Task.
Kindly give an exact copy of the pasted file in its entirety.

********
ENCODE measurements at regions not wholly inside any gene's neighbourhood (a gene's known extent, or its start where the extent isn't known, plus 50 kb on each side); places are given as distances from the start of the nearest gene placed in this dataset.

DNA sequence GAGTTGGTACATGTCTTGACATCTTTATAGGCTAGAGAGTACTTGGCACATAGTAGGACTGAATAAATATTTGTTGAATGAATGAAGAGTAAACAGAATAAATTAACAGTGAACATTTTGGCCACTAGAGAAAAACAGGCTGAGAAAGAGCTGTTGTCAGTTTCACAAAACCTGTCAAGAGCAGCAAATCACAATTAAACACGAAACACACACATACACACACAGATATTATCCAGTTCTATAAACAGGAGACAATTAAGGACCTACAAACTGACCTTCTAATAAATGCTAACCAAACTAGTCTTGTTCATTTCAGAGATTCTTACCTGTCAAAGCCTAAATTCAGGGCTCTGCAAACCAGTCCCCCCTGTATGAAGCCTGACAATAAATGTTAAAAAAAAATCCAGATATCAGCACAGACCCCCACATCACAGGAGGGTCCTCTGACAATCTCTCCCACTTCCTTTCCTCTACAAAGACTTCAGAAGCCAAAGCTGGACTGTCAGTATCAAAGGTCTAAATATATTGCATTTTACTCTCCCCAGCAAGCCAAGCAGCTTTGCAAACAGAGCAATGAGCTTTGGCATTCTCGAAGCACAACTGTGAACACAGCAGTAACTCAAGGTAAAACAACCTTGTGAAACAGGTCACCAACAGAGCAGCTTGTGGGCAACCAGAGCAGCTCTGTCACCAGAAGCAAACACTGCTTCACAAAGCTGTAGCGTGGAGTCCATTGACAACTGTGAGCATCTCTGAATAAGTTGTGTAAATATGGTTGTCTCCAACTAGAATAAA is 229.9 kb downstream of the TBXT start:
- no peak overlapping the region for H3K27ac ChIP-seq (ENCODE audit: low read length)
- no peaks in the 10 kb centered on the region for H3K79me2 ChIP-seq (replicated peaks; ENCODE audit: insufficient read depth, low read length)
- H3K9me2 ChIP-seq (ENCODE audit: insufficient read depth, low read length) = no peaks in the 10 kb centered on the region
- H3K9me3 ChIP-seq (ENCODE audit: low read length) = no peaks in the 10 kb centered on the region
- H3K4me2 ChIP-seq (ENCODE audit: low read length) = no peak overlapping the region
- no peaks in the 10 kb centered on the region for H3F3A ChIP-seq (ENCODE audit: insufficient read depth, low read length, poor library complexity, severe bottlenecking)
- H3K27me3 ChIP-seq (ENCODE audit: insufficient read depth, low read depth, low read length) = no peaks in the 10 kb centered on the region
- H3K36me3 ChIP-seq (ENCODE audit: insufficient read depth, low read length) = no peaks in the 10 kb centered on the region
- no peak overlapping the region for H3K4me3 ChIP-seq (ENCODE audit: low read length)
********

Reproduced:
ENCODE measurements at regions not wholly inside any gene's neighbourhood (a gene's known extent, or its start where the extent isn't known, plus 50 kb on each side); places are given as distances from the start of the nearest gene placed in this dataset.

DNA sequence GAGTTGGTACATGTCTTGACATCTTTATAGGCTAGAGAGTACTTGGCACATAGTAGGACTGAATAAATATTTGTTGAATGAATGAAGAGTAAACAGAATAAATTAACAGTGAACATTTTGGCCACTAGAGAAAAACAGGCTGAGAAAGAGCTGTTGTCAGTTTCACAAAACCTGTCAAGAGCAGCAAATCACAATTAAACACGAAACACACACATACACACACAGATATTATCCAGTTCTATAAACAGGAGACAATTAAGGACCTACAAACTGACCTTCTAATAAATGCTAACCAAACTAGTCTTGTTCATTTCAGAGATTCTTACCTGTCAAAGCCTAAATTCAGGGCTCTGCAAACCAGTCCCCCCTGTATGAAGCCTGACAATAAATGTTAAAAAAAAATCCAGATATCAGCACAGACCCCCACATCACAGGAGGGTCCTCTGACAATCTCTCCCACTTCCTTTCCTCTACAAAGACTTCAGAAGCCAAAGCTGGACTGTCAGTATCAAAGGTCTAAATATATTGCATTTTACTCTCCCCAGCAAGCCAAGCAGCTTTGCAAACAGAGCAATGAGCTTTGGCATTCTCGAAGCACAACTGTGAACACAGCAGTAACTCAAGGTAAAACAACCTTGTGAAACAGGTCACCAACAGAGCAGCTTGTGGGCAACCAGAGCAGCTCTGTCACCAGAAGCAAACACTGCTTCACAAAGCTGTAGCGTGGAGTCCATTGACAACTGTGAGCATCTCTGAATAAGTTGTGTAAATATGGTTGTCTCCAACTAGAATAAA is 229.9 kb downstream of the TBXT start:
- no peak overlapping the region for H3K27ac ChIP-seq (ENCODE audit: low read length)
- no peaks in the 10 kb centered on the region for H3K79me2 ChIP-seq (replicated peaks; ENCODE audit: insufficient read depth, low read length)
- H3K9me2 ChIP-seq (ENCODE audit: insufficient read depth, low read length) = no peaks in the 10 kb centered on the region
- H3K9me3 ChIP-seq (ENCODE audit: low read length) = no peaks in the 10 kb centered on the region
- H3K4me2 ChIP-seq (ENCODE audit: low read length) = no peak overlapping the region
- no peaks in the 10 kb centered on the region for H3F3A ChIP-seq (ENCODE audit: insufficient read depth, low read length, poor library complexity, severe bottlenecking)
- H3K27me3 ChIP-seq (ENCODE audit: insufficient read depth, low read depth, low read length) = no peaks in the 10 kb centered on the region
- H3K36me3 ChIP-seq (ENCODE audit: insufficient read depth, low read length) = no peaks in the 10 kb centered on the region
- no peak overlapping the region for H3K4me3 ChIP-seq (ENCODE audit: low read length)